This 2020 review highlighted earlier clinical data on zinc:
“Zinc is known to modulate antiviral and antibacterial immunity and regulate inflammatory response.
Zinc possesses anti-inflammatory activity by inhibiting NF-κB signaling and modulation of regulatory T-cell functions.
The most critical role of zinc is demonstrated for the immune system.
Zinc regulates proliferation, differentiation, maturation, and functioning of leukocytes and lymphocytes.
Alteration of zinc status significantly affects immune response resulting in increased susceptibility to inflammatory and infectious diseases including acquired immune deficiency syndrome, measles, malaria, tuberculosis, and pneumonia. Zinc status is associated with the prevalence of respiratory tract infections in children and adults.
In view of the high prevalence of zinc deficiency worldwide (up to 17%), its impact on population health is considered as a significant issue. Certain groups of people, including infants, especially preterm ones, and elderly, are considered to be at high risk of zinc deficiency and its adverse effects.
Zinc was shown to have a significant impact on viral infections through modulation of viral particle entry, fusion, replication, viral protein translation and further release for a number of viruses including those involved in respiratory system pathology. Increasing intracellular Zn levels through application of Zn ionophores significantly alters replication of picornavirus, the leading cause of common cold.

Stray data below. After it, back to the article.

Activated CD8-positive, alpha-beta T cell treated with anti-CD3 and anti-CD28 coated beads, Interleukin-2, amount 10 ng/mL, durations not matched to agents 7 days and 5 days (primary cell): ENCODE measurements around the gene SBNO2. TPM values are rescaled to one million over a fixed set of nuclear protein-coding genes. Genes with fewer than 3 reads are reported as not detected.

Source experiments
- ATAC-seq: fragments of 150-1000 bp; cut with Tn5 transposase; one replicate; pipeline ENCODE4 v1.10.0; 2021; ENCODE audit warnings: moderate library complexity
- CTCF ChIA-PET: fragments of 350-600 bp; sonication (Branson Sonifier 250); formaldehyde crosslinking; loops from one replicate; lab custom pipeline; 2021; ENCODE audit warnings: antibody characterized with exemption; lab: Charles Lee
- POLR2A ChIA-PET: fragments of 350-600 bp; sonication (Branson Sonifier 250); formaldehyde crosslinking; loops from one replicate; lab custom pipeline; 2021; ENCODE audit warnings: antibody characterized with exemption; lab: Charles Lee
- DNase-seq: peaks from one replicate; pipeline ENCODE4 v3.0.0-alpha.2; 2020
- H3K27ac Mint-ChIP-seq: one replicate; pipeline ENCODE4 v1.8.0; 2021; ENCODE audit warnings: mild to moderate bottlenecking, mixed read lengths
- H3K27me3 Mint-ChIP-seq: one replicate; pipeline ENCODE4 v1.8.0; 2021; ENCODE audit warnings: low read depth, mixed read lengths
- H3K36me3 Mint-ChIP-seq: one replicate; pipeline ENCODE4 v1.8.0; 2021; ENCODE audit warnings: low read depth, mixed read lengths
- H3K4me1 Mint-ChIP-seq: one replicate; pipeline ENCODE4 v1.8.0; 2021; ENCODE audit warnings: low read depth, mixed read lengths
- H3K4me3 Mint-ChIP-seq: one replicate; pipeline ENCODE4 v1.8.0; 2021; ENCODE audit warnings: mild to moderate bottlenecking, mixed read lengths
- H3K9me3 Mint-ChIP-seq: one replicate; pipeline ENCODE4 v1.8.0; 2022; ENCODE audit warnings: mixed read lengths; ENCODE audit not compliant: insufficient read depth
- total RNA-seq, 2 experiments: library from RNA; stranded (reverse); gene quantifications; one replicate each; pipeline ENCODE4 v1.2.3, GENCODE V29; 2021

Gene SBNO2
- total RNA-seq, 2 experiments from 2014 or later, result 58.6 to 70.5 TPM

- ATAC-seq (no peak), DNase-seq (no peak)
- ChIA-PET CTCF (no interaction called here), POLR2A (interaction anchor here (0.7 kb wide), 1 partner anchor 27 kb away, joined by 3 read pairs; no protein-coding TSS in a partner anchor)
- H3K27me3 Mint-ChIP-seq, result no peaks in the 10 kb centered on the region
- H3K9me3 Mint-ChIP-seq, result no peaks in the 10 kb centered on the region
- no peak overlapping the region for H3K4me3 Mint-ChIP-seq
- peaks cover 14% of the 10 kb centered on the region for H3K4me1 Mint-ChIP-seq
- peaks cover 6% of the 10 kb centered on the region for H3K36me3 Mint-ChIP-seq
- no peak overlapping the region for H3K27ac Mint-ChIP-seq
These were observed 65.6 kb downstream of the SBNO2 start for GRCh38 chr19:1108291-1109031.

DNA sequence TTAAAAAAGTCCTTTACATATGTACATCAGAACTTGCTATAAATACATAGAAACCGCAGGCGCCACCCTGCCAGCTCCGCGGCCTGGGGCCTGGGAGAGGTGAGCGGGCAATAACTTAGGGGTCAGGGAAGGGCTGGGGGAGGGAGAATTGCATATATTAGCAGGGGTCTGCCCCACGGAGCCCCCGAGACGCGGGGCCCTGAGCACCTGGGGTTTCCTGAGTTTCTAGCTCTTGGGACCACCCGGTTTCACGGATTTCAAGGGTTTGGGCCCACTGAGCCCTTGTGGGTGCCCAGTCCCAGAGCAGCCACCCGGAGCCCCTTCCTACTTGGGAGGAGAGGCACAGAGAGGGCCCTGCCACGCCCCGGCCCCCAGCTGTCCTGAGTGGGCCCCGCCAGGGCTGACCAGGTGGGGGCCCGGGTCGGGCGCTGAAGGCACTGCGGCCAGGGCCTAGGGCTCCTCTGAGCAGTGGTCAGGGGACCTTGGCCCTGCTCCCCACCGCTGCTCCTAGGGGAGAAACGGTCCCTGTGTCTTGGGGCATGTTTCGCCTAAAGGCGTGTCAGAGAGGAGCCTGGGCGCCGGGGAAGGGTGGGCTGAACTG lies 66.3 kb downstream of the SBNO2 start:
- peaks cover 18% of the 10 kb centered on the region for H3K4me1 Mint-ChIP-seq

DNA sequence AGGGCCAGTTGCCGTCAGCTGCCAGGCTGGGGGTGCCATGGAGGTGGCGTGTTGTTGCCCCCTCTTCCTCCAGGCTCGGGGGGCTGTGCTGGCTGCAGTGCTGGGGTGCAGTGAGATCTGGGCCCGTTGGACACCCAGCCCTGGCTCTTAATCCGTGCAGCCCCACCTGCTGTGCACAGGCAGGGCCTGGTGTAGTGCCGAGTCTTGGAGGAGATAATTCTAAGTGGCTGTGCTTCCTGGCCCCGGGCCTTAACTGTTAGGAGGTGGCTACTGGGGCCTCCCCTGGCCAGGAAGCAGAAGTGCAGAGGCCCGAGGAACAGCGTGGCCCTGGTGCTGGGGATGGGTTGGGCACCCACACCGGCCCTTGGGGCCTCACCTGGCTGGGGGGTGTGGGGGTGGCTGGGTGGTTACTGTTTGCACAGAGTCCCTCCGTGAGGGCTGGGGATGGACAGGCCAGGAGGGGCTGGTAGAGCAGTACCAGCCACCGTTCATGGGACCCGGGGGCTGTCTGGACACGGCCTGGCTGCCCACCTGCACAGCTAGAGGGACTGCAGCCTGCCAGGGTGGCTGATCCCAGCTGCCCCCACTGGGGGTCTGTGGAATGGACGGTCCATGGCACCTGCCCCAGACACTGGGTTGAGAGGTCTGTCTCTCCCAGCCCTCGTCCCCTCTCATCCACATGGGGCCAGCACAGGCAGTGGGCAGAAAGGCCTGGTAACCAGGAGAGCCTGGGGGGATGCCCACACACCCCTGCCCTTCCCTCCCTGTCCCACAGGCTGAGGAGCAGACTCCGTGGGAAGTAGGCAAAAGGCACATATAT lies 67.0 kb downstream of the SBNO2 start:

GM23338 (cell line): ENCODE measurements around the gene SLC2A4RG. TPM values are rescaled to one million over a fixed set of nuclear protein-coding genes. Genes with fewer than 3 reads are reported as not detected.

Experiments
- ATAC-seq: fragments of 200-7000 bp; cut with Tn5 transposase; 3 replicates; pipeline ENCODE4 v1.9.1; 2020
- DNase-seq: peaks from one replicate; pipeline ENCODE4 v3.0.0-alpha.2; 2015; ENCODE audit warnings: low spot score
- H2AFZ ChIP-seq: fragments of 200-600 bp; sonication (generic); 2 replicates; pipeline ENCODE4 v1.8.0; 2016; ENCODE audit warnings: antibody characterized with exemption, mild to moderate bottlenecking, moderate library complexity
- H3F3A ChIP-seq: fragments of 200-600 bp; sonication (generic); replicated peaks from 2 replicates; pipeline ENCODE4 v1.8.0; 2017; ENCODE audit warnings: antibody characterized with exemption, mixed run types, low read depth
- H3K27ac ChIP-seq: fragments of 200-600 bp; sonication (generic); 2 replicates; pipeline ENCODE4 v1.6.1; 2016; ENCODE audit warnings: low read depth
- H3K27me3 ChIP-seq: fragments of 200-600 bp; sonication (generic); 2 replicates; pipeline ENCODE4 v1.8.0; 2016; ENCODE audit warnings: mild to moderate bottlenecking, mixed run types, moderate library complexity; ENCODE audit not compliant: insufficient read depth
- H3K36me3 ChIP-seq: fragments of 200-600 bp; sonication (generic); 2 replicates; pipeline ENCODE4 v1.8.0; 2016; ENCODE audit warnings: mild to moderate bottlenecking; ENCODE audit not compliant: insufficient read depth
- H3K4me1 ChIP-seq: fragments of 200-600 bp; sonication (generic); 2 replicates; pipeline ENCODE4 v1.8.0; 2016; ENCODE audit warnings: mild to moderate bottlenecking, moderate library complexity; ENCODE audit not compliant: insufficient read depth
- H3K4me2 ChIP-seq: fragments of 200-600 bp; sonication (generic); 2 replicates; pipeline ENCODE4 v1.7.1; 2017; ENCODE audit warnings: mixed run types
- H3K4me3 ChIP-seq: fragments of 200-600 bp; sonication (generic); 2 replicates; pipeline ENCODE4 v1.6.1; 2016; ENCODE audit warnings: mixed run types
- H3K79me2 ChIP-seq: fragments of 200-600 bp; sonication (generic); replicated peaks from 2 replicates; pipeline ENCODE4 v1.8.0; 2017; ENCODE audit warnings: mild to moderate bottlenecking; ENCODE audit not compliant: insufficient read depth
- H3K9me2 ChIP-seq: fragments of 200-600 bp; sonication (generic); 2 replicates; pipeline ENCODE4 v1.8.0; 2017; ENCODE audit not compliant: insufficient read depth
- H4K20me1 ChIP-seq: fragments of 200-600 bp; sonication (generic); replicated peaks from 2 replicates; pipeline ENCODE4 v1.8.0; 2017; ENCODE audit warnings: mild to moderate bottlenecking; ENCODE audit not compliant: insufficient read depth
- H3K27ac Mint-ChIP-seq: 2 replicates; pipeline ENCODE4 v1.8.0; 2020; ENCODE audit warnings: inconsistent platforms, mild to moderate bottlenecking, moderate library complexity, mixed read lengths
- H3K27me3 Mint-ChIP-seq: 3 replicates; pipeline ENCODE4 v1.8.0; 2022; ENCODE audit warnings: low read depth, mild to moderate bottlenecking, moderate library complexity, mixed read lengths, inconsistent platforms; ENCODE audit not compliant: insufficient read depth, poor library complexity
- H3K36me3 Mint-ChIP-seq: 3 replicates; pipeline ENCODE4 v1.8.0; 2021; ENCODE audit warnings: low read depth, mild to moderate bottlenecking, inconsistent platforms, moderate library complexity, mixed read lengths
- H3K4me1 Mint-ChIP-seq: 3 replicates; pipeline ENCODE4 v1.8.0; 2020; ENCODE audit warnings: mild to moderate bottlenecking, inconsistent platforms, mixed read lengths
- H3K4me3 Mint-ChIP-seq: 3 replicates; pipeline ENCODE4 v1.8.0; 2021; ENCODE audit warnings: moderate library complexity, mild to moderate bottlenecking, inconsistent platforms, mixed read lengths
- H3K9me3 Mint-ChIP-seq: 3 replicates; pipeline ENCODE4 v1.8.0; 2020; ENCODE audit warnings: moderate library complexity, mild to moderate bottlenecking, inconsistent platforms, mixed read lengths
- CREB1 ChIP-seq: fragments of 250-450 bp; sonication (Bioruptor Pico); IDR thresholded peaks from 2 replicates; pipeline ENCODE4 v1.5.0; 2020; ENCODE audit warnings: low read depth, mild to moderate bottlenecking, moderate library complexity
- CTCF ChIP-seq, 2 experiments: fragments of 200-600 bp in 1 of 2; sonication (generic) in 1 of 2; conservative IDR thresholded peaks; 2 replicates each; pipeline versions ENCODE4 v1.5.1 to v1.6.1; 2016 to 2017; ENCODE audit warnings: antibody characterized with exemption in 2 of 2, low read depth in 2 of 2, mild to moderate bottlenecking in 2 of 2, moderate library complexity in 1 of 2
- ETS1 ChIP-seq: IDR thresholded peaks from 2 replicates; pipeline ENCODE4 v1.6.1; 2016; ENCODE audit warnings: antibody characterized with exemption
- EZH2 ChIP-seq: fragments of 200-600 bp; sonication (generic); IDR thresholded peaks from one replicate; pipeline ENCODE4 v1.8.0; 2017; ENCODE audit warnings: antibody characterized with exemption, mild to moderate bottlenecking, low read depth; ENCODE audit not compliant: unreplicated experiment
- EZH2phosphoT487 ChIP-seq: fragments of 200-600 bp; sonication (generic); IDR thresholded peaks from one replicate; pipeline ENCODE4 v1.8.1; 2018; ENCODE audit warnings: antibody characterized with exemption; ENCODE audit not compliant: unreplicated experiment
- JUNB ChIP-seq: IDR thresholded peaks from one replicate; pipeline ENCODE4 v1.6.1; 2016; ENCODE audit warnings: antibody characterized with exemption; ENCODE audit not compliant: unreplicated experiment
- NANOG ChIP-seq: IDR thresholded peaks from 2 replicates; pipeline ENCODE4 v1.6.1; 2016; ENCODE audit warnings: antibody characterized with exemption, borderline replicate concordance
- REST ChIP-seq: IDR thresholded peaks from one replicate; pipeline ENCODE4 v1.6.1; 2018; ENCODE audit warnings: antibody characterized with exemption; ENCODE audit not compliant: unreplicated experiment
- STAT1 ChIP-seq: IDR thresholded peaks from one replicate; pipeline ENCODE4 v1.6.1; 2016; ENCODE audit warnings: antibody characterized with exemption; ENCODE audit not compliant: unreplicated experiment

The results of systematic analysis confirmed the efficiency of intake of at least 75 mg/day Zn in reduction of pneumonia symptom duration but not severity, with the response being more pronounced in adults than in children.”
Josef Penninger is the founder and a shareholder of Apeiron, the company that makes rhACE2. Arthur Slutsky has been a paid consultant for Apeiron. No other conflicts of interested have been reported.
In the new millennium, the outbreak of new coronavirus has happened three times: SARS-CoV, MERS-CoV, and 2019-nCoV. Unfortunately, we still have no pharmaceutical weapons against the diseases caused by these viruses. The pandemic of 2019-nCoV reminds us of the urgency to search new drugs with totally different mechanism that may target the weaknesses specific to coronaviruses. Herein, we disclose a new targeted oxidation strategy (TOS II) leveraging non-covalent interactions potentially to oxidize and inhibit the activities of cytosolic thiol proteins via thiol/thiolate oxidation to disulfide (TOD). Quantum mechanical calculations show encouraging results supporting the feasibility to selectively oxidize thiol of targeted proteins via TOS II even in relatively reducing cytosolic microenvironments. Molecular docking against the two thiol proteases Mpro and PLpro of 2019-nCoV provide evidence to support a TOS II mechanism for two experimentally identified anti-2019-nCoV disulfide oxidants: disulfiram and PX-12. Remarkably, disulfiram is an anti-alcoholism drug approved by FDA 70 years ago, thus it can be immediately used in phase III clinical trial for anti-2019-nCoV treatment. Finally, a preliminary list of promising TOS II drug candidates targeting the two thiol proteases of 2019-nCoV are proposed upon virtual screening of 32143 disulfides